What is RO treatment plant?
Reverse Osmosis is the process of forcing a solvent from an area of ??high solute concentration through a membrane to an area of ??low solute concentration by applying a pressure that exceeds the osmotic pressure. This is the opposite of the normal osmosis process, which is the natural movement of solvent from an area of ??low solute concentration through a membrane to an area of ??high solute concentration when no external pressure is applied. The membrane here is semi-permeable that allows solvents to pass through, but not solutes.
To illustrate, imagine a semi-permeable membrane with fresh water on one side and a concentrated aqueous solution on the other. With normal osmosis, fresh water passes through the membrane to dilute the concentrated solution. In reverse osmosis, pressure is applied to the side with the concentrated solution to push the water molecules through the membrane to the fresh water side.
Membranes used for reverse osmosis systems have a dense polymer barrier layer in which separation takes place. Since reverse osmosis does not occur naturally, it must be created by applying pressure to high solids water to force it through the membrane, with pressures of 8-14 bar for fresh and brackish water and 40-70 bar for sea water, which it is around 24 bar (350 psi) of natural osmotic pressure that must be exceeded.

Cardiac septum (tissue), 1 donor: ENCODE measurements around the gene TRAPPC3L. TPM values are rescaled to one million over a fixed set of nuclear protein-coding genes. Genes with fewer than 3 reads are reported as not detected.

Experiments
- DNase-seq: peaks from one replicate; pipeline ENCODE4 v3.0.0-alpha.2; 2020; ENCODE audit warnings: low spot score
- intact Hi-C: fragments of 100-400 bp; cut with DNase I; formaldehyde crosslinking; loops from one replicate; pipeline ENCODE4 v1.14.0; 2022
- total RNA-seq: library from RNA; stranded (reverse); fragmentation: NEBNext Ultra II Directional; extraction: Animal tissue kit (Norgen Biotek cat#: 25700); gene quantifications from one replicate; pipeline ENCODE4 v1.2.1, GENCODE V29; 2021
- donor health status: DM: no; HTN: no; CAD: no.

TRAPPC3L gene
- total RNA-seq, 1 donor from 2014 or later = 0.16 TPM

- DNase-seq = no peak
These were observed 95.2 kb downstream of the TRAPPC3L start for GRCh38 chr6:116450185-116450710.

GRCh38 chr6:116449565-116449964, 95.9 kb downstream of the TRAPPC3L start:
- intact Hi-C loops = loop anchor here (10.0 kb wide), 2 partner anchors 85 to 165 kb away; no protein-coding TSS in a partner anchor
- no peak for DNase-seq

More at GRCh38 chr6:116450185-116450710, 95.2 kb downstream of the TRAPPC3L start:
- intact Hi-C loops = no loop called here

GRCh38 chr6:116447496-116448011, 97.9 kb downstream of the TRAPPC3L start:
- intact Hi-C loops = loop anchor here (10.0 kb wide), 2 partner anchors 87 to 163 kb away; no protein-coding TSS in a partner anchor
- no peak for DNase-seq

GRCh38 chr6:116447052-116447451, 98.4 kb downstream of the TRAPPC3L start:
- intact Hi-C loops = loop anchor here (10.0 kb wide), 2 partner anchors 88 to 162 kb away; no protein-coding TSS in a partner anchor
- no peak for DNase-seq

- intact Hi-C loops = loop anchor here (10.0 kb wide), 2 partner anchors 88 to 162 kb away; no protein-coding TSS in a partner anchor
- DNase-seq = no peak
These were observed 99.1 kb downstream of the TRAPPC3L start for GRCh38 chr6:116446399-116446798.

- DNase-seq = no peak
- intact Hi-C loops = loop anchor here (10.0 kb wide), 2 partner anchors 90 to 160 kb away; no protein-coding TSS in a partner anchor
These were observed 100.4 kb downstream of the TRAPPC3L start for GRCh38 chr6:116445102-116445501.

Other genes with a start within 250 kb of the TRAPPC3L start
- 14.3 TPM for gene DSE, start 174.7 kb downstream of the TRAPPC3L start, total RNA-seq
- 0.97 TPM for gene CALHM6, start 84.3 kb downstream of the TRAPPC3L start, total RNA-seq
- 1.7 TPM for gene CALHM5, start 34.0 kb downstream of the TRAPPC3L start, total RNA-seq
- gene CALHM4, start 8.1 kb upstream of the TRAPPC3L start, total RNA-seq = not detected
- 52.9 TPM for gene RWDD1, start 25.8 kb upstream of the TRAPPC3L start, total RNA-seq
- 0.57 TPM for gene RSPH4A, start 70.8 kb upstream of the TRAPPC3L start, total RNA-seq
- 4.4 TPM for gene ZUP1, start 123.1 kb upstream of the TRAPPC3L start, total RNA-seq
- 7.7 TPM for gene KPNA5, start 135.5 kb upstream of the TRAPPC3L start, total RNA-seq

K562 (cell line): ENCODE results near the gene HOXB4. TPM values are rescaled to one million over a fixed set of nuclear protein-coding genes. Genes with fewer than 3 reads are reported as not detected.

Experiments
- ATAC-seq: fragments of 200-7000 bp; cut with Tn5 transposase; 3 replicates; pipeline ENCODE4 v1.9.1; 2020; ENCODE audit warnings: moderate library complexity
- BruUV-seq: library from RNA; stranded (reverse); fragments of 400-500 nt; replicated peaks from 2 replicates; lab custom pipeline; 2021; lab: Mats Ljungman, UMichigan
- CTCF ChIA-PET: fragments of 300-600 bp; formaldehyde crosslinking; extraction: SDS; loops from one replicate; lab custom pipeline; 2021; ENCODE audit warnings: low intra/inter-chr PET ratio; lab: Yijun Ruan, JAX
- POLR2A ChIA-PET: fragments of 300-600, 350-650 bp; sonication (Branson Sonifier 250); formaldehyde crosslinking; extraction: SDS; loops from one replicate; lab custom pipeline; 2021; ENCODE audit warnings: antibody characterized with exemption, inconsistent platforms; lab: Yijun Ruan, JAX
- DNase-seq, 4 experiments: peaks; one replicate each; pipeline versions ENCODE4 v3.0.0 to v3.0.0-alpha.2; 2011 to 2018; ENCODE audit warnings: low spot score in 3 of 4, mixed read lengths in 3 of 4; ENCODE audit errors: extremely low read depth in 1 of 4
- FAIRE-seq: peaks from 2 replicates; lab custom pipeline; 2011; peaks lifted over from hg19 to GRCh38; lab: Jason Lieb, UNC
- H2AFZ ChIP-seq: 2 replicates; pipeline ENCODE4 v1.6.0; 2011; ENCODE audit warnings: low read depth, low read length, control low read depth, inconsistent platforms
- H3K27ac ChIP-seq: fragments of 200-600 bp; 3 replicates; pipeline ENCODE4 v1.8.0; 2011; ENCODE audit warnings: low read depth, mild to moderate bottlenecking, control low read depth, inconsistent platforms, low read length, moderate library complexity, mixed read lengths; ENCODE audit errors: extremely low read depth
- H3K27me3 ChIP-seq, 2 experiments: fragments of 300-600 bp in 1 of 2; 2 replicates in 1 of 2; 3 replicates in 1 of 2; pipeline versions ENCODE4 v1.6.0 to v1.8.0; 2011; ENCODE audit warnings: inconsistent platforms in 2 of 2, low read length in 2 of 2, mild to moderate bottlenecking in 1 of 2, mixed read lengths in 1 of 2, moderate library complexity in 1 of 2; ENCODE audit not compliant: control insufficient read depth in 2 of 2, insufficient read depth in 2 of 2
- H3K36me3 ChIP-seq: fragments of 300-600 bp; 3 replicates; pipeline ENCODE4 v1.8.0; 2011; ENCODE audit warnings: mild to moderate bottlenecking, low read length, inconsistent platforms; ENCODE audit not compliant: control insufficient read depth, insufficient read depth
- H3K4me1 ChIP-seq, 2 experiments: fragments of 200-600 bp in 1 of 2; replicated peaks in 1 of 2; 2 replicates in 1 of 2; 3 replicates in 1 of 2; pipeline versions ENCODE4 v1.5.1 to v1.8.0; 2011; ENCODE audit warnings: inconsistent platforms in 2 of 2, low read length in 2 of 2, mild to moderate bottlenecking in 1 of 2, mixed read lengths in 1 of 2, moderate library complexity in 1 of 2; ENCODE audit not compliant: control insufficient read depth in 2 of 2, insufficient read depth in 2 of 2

Mountains are of utmost importance for the supply of drinking water, as well as for food, energy and industry. Freshwater from mountainous areas also supports unique ecosystems and biodiversity in both highlands and lowlands. Mountainous regions are under pressure from deforestation, agriculture and tourism, as well as increasing demand for their resources in the densely populated lowlands.
In many regions they are marginal areas for human habitat, as they are limited by steep slopes, arid soils, cool temperatures and inaccessibility. The surrounding plains are often more favourable for settlement, agriculture and industry, but they still depend on the mountains for water resources.
How do mountain people get water?
People living in the highlands of mountains and valleys, they have access to freshwater streams and the water available to them is full of minerals and metals as the river moving downwards is acting as a sediment carrier. This water is having high TDS and consuming high TDS water is harmful for consumption. The groundwater supply is almost negligible. So they have access to only surface water and surface water can be contaminated at any point, so water purification is required. In colder months, water becomes ice and gets solidified in pipes, pipe bursting is also a major problem in the area.
How to purify mountain water for consumption?
Reverse Osmosis technique is quite suitable for the treatment of mountain water as membrane technology filters out high TDS and UV rays disinfect the water that might be containing pathogens. Pre-treatment is must in the mountainous region as water is highly filled with dissolved metals and minerals, so to lower the load on RO membrane, water must be pre-treated.Thus it is important to install RO plants in various mountaineering centres both for the residents as well as travellers.